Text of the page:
Dan has spent many years in the struggle for marriage equality. When then-Senator Rick Santorum famously compared same-gender marriage to bestiality and pedophilia, Dan and his readers redefined "santorum" as "The frothy mix of lube and fecal matter that is sometimes the byproduct of anal sex."

For ten years, this has been the first definition that comes up when someone Googles "santorum." More importantly, Google helpfully explains that the definition originated "After Santorum made statements equating homosexuality with bestiality and pedophilia…" This will be on the internet, of course, until the end of time—certainly during 2016, when Mr. Santorum expects to run for president. It's hard to think of a more effective anti-defamation tool.

In response to a series of suicides by tormented gay teens, Dan and his husband Terry started the "It Gets Better Project." They made a video discussing their own experiences of being horribly bullied as teens, noting that their lives got much better in adulthood.

When Dan and Terry invited others to make similar videos, they received 100,000 entries—including videos by Barack Obama, Hillary Clinton, Ellen DeGeneres, Suze Orman, and Joe Jonas. Viewed over 50,000,000 times, the videos continue to give hope to gay and other bullied or self-tormenting teens. And they continue to undermine the historic narrative that bullying is cool, inevitable, or ultimately benign.

Coming full circle, I quoted Dan describing his adolescent struggle with the contrast between his upbringing in Catholicism and the growing awareness of his own homosexuality.

"My intuitive sense that the Church was wrong about homosexuality—and me—led me to wonder what else the Church might be wrong about: Virgin births, maybe? Resurrection? It didn't take long to arrive at the biggest doubt of all: the existence of God."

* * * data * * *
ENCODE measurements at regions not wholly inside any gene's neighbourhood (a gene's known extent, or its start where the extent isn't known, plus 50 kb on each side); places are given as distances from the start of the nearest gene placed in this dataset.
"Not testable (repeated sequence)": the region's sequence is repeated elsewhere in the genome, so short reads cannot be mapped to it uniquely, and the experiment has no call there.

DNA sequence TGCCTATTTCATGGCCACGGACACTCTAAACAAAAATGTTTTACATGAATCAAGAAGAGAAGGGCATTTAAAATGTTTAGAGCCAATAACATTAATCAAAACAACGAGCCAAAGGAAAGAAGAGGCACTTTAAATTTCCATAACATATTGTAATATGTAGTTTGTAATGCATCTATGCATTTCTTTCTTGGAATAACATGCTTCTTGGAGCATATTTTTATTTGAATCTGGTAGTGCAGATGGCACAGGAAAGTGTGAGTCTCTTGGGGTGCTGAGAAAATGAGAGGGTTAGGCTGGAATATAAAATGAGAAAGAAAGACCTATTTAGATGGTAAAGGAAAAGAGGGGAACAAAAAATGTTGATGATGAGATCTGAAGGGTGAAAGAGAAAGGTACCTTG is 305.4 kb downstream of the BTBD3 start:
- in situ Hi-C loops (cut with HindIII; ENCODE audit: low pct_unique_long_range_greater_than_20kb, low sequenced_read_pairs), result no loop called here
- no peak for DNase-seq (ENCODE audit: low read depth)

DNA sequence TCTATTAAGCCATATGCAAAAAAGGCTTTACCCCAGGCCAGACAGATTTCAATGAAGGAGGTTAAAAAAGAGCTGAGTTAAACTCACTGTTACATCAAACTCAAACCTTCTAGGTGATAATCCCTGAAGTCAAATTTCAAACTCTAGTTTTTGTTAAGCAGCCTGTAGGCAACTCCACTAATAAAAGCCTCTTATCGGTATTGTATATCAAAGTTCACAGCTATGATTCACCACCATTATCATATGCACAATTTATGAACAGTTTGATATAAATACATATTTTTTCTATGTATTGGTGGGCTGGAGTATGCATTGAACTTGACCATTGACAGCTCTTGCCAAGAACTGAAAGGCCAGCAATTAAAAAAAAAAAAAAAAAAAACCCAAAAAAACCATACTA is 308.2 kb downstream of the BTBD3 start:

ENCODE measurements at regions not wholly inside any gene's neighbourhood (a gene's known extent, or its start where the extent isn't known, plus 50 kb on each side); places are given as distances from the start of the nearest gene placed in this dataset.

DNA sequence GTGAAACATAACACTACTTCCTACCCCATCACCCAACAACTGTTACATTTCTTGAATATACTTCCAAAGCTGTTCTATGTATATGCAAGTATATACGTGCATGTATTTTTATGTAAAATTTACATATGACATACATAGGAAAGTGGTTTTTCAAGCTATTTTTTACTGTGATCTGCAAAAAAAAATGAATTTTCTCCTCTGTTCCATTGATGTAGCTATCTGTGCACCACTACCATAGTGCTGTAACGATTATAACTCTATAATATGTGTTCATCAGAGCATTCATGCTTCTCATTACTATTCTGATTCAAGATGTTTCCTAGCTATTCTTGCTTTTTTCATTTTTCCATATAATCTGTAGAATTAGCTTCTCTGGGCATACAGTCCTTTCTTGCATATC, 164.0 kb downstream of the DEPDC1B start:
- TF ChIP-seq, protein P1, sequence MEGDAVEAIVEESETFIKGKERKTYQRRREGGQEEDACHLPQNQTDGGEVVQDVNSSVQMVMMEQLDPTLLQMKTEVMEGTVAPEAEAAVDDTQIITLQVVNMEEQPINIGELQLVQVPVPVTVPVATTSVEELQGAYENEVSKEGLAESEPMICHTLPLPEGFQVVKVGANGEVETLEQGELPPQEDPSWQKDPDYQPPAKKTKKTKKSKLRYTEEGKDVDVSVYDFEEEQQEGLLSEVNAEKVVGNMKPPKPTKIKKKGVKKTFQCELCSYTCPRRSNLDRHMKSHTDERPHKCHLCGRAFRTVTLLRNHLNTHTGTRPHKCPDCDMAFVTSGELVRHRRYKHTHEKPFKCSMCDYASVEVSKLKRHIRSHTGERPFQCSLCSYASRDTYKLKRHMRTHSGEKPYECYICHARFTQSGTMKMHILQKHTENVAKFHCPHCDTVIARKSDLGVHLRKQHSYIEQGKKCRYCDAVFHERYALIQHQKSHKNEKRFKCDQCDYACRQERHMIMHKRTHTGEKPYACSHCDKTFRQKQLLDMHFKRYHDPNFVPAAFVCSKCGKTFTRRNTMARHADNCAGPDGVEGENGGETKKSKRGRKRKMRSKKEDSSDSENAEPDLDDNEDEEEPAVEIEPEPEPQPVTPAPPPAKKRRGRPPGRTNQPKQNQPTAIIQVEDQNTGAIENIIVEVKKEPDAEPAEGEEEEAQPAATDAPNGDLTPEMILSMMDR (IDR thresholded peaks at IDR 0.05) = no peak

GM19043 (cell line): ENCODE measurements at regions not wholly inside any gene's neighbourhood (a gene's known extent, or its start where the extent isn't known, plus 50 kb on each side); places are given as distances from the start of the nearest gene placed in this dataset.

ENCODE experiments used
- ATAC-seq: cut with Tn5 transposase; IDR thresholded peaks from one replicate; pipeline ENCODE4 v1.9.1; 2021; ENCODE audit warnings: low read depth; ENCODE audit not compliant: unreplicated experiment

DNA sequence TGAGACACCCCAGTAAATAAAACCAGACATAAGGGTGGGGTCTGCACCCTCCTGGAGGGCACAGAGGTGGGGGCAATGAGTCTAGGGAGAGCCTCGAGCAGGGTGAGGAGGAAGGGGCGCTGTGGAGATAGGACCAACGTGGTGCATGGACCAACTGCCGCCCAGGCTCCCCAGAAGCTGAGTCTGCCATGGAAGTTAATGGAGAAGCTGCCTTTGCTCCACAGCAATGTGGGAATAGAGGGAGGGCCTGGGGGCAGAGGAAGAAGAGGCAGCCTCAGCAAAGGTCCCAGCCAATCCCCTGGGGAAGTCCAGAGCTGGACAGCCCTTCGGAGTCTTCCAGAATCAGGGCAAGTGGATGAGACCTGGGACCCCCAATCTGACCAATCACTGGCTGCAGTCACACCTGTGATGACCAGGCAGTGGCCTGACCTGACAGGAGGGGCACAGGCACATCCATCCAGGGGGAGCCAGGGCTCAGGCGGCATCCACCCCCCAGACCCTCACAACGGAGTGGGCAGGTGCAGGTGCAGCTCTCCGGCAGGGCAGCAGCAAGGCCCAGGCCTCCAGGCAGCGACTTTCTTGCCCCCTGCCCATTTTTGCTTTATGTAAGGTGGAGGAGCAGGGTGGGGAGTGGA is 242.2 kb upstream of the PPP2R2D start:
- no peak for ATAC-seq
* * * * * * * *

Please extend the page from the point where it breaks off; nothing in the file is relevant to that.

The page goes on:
And that's what makes Humanism the most dangerous idea on Earth: its call for everyone to think rationally, challenge conventional wisdom, live ethically, and oppose traditional restraints on the integrity of human thought, emotion, and identity. Dan has consistently embodied the Humanist ethic, supporting his millions of readers in living more moral, more human lives.

And that's why Dan Savage was honored as 2013 Humanist of the Year.



Ten Things Humanists Need to Know About Sex

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This weekend I spoke at the annual meeting of the American Humanist Association. I started by explaining why humanists need a better understanding of sex:

  1. Some people are scared about sex, and are therefore superstitious;
  2. Some people believe sexual morality is impossible without religion;
  3. The Religious Right uses the issue of sexual regulation to undermine secular democracy;

And, of course, sex is a great subject to discuss at cocktail parties. Here's an outline of what I presented in Ten Things Humanists Need to Know About Sex:

10. All sexuality is constructed

Sex has no inherent meaning. Sex has no inherent goal or purpose. We owe sex nothing. The social norms that govern sexuality (ideas about what is sexy? What is sex? Who is eligible for sex? What is normal sex? etc.) are a product of their unique time and place (Victorian England, 1920s Paris, 1950s American South, etc.). They do not reflect some deep truth about the "real" nature of sex.